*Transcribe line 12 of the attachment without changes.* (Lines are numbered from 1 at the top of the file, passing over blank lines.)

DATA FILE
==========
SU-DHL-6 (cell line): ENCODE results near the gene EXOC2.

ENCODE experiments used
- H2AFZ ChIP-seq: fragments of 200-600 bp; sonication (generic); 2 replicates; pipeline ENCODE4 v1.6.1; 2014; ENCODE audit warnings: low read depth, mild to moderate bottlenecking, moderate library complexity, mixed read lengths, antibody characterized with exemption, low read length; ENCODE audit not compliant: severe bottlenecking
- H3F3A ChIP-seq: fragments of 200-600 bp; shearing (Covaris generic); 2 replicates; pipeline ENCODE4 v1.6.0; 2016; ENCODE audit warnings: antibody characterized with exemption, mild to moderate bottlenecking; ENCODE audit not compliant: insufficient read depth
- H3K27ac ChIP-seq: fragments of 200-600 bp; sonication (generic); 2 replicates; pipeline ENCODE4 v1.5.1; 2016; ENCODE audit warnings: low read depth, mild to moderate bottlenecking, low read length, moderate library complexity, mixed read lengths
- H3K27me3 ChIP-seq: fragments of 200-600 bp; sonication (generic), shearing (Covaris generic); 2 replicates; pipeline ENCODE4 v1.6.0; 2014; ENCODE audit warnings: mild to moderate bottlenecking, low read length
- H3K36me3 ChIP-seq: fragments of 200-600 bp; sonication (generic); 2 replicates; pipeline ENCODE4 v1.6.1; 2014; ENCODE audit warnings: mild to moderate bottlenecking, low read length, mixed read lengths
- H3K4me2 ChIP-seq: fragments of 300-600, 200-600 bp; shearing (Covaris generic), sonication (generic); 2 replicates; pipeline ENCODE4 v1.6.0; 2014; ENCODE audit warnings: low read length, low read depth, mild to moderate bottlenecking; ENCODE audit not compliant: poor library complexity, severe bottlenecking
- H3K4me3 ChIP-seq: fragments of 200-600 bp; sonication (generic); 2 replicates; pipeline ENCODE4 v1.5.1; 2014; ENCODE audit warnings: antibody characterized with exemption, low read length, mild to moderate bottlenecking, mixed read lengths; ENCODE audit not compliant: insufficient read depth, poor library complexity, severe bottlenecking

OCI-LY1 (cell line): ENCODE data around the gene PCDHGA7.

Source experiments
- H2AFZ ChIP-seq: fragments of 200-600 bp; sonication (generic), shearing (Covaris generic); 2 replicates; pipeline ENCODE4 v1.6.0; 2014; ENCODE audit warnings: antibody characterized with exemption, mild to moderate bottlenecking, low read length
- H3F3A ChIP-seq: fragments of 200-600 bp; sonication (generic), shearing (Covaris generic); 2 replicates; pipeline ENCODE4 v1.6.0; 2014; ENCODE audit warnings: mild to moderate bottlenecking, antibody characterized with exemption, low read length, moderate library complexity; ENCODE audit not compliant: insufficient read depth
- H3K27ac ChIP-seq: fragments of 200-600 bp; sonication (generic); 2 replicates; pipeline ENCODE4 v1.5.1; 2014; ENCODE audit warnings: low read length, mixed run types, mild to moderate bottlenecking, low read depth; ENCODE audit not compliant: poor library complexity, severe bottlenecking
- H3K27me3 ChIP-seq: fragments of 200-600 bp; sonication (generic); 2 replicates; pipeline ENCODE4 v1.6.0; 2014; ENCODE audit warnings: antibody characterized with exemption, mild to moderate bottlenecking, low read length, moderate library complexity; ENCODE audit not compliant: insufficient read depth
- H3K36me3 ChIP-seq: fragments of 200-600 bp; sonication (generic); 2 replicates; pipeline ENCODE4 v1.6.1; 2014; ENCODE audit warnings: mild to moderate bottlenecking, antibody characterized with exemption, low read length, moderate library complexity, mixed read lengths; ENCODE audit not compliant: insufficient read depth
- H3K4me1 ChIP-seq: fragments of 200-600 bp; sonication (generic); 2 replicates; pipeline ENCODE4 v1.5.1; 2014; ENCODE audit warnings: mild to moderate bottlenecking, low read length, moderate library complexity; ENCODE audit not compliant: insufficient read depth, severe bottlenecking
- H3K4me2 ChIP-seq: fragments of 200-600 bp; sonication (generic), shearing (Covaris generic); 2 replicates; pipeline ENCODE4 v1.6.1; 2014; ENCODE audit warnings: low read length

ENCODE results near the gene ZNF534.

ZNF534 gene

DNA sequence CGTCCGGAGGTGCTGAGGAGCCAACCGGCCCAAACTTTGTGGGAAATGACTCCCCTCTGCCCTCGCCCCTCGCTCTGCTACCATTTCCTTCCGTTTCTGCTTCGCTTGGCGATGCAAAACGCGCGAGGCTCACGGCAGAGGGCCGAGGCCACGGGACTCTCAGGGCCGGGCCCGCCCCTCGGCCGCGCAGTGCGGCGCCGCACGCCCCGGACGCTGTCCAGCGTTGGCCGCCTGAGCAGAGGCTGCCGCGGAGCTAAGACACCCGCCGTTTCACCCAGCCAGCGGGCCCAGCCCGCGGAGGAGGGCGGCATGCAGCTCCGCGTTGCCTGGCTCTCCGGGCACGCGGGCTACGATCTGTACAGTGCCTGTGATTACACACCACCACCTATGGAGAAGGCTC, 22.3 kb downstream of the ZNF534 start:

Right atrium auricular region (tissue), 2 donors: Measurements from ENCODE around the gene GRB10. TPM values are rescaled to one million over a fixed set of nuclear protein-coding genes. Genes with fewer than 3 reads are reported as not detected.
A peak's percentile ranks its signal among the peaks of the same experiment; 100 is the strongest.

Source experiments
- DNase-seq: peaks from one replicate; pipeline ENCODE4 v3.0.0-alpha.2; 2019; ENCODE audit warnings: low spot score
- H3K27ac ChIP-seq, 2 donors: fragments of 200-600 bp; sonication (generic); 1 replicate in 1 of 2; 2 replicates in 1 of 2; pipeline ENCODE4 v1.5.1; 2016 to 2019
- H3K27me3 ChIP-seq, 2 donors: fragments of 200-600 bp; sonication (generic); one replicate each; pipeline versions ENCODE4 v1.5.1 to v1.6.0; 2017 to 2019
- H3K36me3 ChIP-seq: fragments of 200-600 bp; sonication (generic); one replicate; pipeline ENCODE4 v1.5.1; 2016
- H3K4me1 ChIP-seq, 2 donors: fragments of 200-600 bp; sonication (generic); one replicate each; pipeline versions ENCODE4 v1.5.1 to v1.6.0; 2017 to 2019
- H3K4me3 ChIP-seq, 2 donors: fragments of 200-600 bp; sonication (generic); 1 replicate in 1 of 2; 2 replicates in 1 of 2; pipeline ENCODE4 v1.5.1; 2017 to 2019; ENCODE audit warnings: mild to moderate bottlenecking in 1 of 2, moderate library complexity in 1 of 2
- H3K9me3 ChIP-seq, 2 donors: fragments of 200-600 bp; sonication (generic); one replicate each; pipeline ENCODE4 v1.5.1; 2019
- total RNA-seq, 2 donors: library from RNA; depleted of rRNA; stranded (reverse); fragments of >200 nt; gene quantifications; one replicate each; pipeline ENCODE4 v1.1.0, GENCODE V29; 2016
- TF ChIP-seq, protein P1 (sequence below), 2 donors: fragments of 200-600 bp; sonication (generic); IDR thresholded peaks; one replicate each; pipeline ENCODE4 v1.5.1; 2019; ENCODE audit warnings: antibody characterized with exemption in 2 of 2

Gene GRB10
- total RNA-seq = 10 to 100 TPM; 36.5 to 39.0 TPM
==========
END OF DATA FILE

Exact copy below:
- H2AFZ ChIP-seq: fragments of 200-600 bp; sonication (generic), shearing (Covaris generic); 2 replicates; pipeline ENCODE4 v1.6.0; 2014; ENCODE audit warnings: antibody characterized with exemption, mild to moderate bottlenecking, low read length